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Exchequer runs €18.9bn deficit in first seven months - with banks to blame

Department of Finance figures show that the Exchequer would be €2bn better off than at last year, if not for the banks.
Aug 3rd 2011, 5:02 PM 798 19

THE COST OF recapitalising Ireland’s banks has been underlined by the latest Exchequer returns – which showed that the Irish public finances would be €2bn better off than they were last year if not for the cost of repairing the banking sector.

Figures published by the Department of Finance this afternoon showed that the Exchequer ran up a €18.9bn deficit in the first seven months of the year, compared to a €10.2bn deficit for the same period in 2010.

The increase in the deficit was due to a massive €10.6bn bill run up by the taxpayer in bailout out the banking sector – with over €7.5bn paid out to recapitalise the banks in accordance with the last batch of stress tests, and another €3.1bn in payments of promissory notes to Anglo, Irish Nationwide and EBS.

The figures also showed that the government had spent over €3bn servicing Ireland’s national debt – that is, paying the interest on the country’s borrowings – so far this year.

Tax revenues for the year to date are 1.4 per cent ahead of target, thanks to higher income tax receipts and the introduction of the Universal Social Charge, though VAT receipts are €190m lower than expected and are down slightly on last year.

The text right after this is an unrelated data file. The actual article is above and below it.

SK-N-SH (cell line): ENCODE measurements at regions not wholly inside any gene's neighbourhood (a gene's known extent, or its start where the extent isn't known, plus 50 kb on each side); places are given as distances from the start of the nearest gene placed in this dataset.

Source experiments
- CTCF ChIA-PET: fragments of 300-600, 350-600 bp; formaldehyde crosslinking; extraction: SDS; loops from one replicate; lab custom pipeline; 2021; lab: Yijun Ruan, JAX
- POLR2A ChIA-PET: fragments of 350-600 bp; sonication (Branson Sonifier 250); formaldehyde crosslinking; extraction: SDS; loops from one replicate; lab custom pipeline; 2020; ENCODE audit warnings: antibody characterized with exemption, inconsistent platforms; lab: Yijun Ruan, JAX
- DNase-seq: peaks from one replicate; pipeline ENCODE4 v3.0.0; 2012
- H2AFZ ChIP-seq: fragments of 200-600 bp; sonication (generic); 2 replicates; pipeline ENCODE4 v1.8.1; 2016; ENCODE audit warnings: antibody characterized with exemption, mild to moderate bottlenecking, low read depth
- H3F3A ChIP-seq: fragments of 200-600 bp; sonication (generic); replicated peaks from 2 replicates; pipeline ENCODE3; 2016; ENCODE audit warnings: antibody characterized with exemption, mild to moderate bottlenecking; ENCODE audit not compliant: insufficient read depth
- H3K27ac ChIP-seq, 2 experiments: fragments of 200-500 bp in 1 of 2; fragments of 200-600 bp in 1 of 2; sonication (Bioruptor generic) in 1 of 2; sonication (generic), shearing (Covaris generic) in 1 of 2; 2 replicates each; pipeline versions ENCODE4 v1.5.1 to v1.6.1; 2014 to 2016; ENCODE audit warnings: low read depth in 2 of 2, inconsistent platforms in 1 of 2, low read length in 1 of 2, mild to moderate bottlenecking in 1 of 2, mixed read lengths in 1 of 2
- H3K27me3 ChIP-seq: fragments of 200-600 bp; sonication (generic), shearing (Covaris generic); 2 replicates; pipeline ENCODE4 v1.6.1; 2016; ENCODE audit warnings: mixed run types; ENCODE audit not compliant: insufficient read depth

Three of the so-called ‘big four’ methods of raising taxes – income tax, excise duties and corporation tax – are all ahead of schedule, however, with income tax bringing in an extra €180m, corporation tax €93m, and excise duties €67m.

All in all, the Exchequer has taken in €18.633bn for the seven months to the end of July.

The State’s total expenditure is up by 0.9 per cent on the same period last year, to €25.7bn, with current spending up by 3.5 per cent but with capital expenditure down by over 26 per cent.

Department of Social Protection spending was lower than expected as a result of unexpectedly high PRSI receipts, while Education and Skills spent €116m less than anticipated, and Agriculture, Fisheries & Food spent €95m less than expected.

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Gavan Reilly


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